Reference to: https://www.imd.org/centers/wcc/world-competitiveness-center/rankings/world-digital-competitiveness-ranking/

Digital competitiveness factors
World competitiveness report underlined three main factors determining digital economy’s “potentials”, among them are:
1. Knowledge. That is – know-how necessary to discover, understand and build new technologies; with such sub-factors as: a) talent, b) training and education, and c) scientific “concentration”.
2. Technology. That is – an overall politico-economic context that enables the development of digital technologies; with such sub-factors as: a) regulatory framework, b) available capital, and c) technological framework.
3. “Future readiness”. It is the level of country preparedness to exploit digital transformation; with sub-factors as: a) adaptive attitudes, b) business agility, and c) IT Integration.

  Generally, in national competitiveness the following factors shall be included: – economic performance, – government efficiency, – business efficiency, and – infrastructure.

Ranking in competitiveness
The competitiveness ranking among some of the EU member states in 2023 looks the following way:
= in some Nordic countries: Denmark with about $392 bn GDP (and about $70.000 per capita) is the first among 64 states in the world; Sweden with about $585 bn GDP and $65.000 per capita at eighth place; and Finland with about $280bn GDP and $58.000 per capita at 11th place.

  = in other Baltic Sea States: Estonia with $38 bn GDP and $46.000 per capita at 26th place; Latvia with $38,4 bn GDP and $38.000 per capita at 51st place; Lithuania with $70 bn GDP and $46.000 per capita at 32nd place.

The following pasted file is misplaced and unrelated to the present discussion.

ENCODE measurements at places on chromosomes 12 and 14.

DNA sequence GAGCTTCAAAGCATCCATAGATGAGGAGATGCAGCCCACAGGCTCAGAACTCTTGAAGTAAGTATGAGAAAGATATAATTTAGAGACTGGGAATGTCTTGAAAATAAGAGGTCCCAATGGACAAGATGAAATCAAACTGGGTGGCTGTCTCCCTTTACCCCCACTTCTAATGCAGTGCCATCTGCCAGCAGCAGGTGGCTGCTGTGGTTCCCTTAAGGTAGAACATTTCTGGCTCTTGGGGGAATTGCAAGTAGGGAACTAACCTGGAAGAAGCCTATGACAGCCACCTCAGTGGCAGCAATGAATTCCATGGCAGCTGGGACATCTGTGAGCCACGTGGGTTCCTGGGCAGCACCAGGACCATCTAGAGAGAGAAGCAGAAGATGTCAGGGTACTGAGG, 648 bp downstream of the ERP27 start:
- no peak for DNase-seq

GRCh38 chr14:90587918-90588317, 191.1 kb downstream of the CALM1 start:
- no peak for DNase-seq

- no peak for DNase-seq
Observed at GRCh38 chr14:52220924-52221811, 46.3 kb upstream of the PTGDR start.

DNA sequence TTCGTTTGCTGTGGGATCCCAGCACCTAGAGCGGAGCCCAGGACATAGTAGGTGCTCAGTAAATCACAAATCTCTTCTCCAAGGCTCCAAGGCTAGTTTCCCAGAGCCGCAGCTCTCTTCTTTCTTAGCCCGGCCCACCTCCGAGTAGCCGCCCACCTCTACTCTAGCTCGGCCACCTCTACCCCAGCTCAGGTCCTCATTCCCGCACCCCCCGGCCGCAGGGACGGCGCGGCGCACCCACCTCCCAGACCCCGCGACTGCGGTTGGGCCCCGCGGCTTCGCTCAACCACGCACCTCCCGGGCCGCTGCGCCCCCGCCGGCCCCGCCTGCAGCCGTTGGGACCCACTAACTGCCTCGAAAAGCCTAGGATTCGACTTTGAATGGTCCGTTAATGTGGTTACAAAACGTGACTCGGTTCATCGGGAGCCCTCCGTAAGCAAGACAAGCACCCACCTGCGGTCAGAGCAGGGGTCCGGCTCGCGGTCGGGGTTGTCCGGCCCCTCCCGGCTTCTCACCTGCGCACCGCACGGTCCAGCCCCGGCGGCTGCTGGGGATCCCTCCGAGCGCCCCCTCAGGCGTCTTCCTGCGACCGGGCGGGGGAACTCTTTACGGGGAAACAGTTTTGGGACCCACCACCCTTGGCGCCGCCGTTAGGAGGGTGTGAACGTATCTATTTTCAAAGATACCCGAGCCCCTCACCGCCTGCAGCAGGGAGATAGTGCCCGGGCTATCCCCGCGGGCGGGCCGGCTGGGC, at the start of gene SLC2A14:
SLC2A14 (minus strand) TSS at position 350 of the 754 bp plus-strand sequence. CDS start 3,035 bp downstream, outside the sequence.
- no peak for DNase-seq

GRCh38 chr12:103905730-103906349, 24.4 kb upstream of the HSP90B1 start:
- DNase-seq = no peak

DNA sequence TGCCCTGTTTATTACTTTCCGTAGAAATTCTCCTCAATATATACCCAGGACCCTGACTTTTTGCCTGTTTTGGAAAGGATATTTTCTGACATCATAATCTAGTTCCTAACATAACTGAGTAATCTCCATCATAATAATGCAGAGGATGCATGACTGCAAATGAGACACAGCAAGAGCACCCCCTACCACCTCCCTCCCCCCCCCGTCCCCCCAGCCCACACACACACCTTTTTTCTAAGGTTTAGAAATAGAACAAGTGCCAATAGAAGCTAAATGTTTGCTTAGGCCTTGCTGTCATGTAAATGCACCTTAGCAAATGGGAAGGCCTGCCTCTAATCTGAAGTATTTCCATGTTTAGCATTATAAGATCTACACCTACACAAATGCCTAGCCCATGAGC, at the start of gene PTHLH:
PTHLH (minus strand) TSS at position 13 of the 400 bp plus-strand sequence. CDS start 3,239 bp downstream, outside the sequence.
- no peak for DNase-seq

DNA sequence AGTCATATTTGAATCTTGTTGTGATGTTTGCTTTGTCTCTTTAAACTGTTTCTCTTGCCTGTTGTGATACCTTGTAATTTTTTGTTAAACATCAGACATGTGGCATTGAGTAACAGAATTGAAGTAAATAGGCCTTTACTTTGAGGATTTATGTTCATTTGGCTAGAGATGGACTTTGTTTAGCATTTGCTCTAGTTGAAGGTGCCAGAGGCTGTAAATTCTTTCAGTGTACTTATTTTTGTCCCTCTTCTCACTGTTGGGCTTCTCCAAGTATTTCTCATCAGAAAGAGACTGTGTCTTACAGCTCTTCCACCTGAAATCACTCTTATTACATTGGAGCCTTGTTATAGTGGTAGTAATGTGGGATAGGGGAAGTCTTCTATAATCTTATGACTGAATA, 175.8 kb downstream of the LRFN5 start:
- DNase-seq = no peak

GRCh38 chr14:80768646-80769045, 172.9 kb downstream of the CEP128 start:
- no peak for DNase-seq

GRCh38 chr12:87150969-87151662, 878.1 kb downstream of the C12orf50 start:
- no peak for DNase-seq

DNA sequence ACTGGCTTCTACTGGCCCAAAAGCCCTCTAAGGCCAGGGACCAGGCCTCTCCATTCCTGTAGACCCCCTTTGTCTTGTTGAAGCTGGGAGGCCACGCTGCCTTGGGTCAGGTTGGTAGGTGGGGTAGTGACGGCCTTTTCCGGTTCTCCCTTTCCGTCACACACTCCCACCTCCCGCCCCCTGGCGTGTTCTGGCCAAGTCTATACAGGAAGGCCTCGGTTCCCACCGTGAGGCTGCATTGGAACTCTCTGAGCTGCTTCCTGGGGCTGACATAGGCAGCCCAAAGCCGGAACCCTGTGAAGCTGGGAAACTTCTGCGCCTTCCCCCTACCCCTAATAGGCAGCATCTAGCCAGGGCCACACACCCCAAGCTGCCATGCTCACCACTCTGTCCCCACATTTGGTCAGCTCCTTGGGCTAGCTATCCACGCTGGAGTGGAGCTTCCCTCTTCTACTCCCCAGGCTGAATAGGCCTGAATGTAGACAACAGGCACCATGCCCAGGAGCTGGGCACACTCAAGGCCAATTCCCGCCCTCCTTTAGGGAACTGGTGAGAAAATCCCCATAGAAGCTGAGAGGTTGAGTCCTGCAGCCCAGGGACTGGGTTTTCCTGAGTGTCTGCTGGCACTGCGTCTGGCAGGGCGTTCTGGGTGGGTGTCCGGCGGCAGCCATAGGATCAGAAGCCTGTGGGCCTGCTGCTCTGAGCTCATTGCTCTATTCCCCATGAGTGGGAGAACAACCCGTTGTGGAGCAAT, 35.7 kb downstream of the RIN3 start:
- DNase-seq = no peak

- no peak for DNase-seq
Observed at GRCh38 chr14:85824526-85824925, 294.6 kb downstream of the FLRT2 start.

= among EU countries in the “trillion category”: – Germany with $4 trillion GDP and $63.000 per capita at 22nd place; – France with about $2,8 trillion GDP and $54.000 per capita at 33rd place; – Italy with $2 trillion GDP and $51.000 per capita at 41st place; – Spain with about $1,4 trillion GDP and $46.000 per capita at 36th place; – the Netherlands with about $925 bn GDP and over $68.000 per capita at 5th place in the world.

   Additionally: Austria with over $470 bn GDP at 24 place in the world; and Poland with $688 bn GDP and $42.000 per capita at 43rd place.
Information about other states can be easily obtained from: https://www.imd.org/centers/wcc/world-competitiveness-center/

   Our comment. For more than 70 years, the most widely accepted measure of national economic growth has been the Gross Domestic Product, GDP as an indication of marketed economic activity, but not a real socio-economic wellbeing. The GDP gives only an incomplete picture of the system within which a just social economy shall operate. The economic growth measured through the GDP is regularly referred to by economists, politicians and decision-makers as an ultimate denomination of national overall progress. Even internationally, the IMF and the World Bank are using changes in states’ GDP to guide “efficient policies” and determine the countries’ progress in the world. Instead, the GDP-based activities encourage the rapid depletion of natural resources and degrading and devastating ecosystems. It doesn’t include volunteering and organised work towards sustainability and doesn’t pay attention to the growing income disparities in societies, both nationally and globally.